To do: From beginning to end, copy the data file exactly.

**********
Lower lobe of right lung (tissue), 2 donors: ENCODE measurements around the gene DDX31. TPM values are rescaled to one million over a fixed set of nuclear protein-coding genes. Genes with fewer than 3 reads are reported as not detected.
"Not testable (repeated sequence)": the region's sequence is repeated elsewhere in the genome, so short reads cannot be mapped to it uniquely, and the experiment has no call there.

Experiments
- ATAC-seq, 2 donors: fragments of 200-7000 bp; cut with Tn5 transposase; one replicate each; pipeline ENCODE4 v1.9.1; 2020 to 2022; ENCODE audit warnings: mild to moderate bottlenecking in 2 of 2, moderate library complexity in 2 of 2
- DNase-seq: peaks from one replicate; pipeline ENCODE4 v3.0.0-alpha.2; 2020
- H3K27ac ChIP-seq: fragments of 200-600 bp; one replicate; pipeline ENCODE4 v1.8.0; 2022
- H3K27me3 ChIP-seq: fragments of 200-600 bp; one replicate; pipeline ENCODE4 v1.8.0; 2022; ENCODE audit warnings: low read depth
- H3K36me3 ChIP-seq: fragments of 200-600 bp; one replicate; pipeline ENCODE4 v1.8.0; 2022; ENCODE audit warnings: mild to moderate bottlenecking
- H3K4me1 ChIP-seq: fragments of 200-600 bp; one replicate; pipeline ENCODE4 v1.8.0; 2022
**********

Lower lobe of right lung (tissue), 2 donors: ENCODE measurements around the gene DDX31. TPM values are rescaled to one million over a fixed set of nuclear protein-coding genes. Genes with fewer than 3 reads are reported as not detected.
"Not testable (repeated sequence)": the region's sequence is repeated elsewhere in the genome, so short reads cannot be mapped to it uniquely, and the experiment has no call there.

Experiments
- ATAC-seq, 2 donors: fragments of 200-7000 bp; cut with Tn5 transposase; one replicate each; pipeline ENCODE4 v1.9.1; 2020 to 2022; ENCODE audit warnings: mild to moderate bottlenecking in 2 of 2, moderate library complexity in 2 of 2
- DNase-seq: peaks from one replicate; pipeline ENCODE4 v3.0.0-alpha.2; 2020
- H3K27ac ChIP-seq: fragments of 200-600 bp; one replicate; pipeline ENCODE4 v1.8.0; 2022
- H3K27me3 ChIP-seq: fragments of 200-600 bp; one replicate; pipeline ENCODE4 v1.8.0; 2022; ENCODE audit warnings: low read depth
- H3K36me3 ChIP-seq: fragments of 200-600 bp; one replicate; pipeline ENCODE4 v1.8.0; 2022; ENCODE audit warnings: mild to moderate bottlenecking
- H3K4me1 ChIP-seq: fragments of 200-600 bp; one replicate; pipeline ENCODE4 v1.8.0; 2022